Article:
From the Save Notre Dame Alliance:
The Alliance calls for preserving Notre Dame des Canadiens’ remaining, irreplaceable stained-glass windows.
Most of the windows not removed by the Diocese of Worcester are still in place.
Having followed closely the gradual abatement of hazardous materials from Notre Dame des Canadiens former church building in downtown Worcester, the Save Notre Dame Alliance sees that most of the stained-glass windows not previously removed by the Diocese of Worcester have remained in place.
The Alliance has always assumed that these windows would be salvaged.
However, with the removal of the lexan panels that protected them, some of them have been damaged.
This damage raises the question: If Notre Dame is actually demolished, what would be the fate of the stained-glass windows? Is the plan to save the windows?
A number of smaller windows at the rear of the building include those illuminating the former sacristy.
Many of these have been removed for the installation of an air filtering system, apparently associated with the asbestos-abatement process.
Was their removal done carefully enough to allow them to be reused?
Will they be salvaged?
Why should the Alliance be concerned about the future of these windows? At the time of the completion of the building in 1929, Notre Dame’s windows were called the finest in the city. They are part of Worcester’s artistic patrimony.
The most elaborately decorated of the surviving windows are the large, arched clerestory windows located along the sides of the former church. Colorful stained glass also survives in the two rose windows in the transept. Smaller stained glass windows can be found at other locations around the building. Neither the larger nor the smaller windows include images of religious figures, as did those that were removed by the Diocese. Yet, these surviving windows are examples of fine craftsmanship and high-quality artistry, and are very beautiful. Several are inscribed with the names of their donors. Thus, they are significant not only aesthetically but also historically. They may also be of personal value to family members of the donors. These windows deserve salvaging …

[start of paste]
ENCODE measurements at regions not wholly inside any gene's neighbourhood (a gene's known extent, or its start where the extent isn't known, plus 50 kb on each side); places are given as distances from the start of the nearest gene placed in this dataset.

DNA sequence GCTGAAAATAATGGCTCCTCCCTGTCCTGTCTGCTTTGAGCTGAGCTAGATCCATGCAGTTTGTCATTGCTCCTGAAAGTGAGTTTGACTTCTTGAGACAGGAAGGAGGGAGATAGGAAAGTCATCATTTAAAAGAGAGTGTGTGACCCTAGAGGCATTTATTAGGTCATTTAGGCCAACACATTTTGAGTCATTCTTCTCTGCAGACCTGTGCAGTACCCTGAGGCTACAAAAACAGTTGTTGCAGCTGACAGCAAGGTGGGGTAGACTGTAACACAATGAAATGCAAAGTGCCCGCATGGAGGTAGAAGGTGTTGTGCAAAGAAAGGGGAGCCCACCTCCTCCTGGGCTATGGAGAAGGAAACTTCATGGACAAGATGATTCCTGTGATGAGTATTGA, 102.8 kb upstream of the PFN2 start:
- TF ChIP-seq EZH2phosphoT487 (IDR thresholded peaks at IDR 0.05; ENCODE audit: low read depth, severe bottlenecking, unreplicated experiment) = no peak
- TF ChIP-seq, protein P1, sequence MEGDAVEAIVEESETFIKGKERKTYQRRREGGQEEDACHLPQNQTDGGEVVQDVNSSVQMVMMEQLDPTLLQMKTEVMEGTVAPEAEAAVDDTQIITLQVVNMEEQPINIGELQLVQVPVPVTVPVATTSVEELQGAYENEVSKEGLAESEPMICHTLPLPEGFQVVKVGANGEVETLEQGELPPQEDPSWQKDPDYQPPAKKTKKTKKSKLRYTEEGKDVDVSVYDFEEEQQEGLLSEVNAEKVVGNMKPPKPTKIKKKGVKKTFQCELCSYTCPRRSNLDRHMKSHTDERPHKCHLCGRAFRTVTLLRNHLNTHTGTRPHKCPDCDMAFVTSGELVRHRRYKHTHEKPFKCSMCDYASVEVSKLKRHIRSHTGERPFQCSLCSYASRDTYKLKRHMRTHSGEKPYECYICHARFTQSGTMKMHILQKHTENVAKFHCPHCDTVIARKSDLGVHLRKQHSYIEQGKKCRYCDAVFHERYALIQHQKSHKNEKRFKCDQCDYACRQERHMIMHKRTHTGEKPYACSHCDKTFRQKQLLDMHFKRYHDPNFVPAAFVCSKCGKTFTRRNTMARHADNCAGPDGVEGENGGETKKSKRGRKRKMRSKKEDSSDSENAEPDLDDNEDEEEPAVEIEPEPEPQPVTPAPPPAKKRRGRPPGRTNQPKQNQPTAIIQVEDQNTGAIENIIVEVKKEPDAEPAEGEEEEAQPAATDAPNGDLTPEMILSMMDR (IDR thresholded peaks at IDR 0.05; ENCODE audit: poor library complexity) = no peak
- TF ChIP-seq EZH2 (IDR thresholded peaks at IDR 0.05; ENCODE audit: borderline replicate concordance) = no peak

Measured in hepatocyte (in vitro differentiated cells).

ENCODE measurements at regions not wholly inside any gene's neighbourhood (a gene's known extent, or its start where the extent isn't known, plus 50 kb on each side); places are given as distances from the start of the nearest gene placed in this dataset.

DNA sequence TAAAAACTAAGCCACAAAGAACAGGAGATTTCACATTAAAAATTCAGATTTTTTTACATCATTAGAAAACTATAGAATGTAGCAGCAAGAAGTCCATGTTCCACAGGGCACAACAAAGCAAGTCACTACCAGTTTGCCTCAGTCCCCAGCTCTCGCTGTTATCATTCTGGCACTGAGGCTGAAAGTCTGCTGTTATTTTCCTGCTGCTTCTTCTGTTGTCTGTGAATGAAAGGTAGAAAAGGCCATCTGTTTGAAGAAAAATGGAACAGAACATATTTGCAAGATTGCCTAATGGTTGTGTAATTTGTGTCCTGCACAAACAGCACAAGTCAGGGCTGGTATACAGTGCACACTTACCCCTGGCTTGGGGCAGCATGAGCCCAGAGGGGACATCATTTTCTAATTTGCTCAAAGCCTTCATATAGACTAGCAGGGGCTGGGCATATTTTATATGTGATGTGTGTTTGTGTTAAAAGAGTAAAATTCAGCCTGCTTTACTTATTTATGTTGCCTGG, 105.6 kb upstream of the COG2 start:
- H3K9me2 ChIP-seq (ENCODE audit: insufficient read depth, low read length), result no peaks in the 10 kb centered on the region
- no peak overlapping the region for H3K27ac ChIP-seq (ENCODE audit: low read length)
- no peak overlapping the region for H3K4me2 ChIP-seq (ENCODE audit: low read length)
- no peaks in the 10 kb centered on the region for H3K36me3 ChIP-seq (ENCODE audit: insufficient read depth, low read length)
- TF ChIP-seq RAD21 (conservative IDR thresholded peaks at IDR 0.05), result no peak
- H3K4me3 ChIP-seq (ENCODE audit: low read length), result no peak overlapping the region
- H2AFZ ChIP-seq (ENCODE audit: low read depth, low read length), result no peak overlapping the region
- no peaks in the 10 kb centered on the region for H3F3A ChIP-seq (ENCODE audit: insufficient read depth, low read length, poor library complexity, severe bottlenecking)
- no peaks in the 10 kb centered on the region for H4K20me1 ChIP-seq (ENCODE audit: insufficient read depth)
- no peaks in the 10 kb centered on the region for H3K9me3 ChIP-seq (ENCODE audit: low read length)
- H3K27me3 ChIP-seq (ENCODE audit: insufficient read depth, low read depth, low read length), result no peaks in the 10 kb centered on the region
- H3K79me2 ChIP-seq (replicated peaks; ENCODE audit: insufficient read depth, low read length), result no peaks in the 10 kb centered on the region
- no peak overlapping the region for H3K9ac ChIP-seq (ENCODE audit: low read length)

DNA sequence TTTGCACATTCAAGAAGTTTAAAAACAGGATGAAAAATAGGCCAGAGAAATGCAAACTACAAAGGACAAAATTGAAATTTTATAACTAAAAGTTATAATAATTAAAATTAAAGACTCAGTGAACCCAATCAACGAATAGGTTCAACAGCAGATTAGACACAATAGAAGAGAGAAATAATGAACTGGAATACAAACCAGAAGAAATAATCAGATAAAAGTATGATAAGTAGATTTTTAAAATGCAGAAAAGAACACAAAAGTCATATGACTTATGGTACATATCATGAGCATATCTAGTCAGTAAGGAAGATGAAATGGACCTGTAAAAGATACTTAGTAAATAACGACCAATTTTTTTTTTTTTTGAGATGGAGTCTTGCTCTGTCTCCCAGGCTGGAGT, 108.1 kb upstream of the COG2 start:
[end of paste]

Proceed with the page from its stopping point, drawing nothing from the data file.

Worcester Senior Center’s New Seniors Garden …
… On Friday, July 13, at 11 AM, we will host a ribbon cutting to celebrate the installation of a new ADA accessible raised bed at the Worcester Senior Center garden [in Vernon Hill].
Grant funds have also supported workshops serving 100 senior gardeners, infrastructure improvements and seedlings.
When asked about how this partnership, with Fallon, benefited residents, Erin Wilson, Assistant Director of Resident Services at the Worcester Housing Authority says: “The community gardens at Worcester Housing Authority
have brought a sense of community among our gardeners. They get together and help each other grow
beautiful vegetables and flowers. The opportunity for them to get out and grow something of their own not
only provides healthy food for our residents, but the opportunity to engage with neighbors and get
Gardens at the Worcester Senior Center are maintained by the Chinese Elder Group.
Members reported that the Worcester Senior Center Community Garden gives them a place to plant the vegetables and herbs that they love but didn’t have space to grow elsewhere. The Community Garden also serves as a meeting place early Friday morning for them to enjoy the outdoors, the greens and to pick edible wilds while weeding at the same time.
Partners on this project include the REC, Fallon Health, Worcester Housing Authority, Worcester Senior
Center, and the Division of Public Health.
The Regional Environmental Council of Central MA (REC) is a grassroots environmental and food justice
organization located in Worcester’s Main South. Founded in 1971, REC is dedicated to building healthy, sustainable and just communities in and around Worcester. REC’s major initiatives and programs include: YouthGROW, a year-round
youth employment and leadership program for low-income teens on two urban farms; UGROW, a network of community and school gardens; the REC Community and Mobile Farmers Markets, bringing healthy, local food to low-income and food-insecure locations across the city.
Rose’s Jadju, circa World War II. A Polish immigrant, a stranger in a strange land, Jadju nonetheless grew to embrace his American-ness. Here he is on the roof of Green Island’s “The Block” where he and his family lived, proudly, clumsily, comically 😊, wearing the U.S. Naval uniform of his son (Rose’s uncle) who fought in the War. “Ted” was home on leave.
Maybe all refugees and immigrants don’t assimilate the way Donald Trump – who got himself several deferments during the Vietnam War because of his alleged heel bone spurs. Ha! – wants them to, but most new comers are thrilled to be Americans. Many would die for America! Their kids and grandkids are the biggest strivers and patriots – thousands upon thousands have proudly served in all branches of our U.S. Military!🇺🇸🇺🇸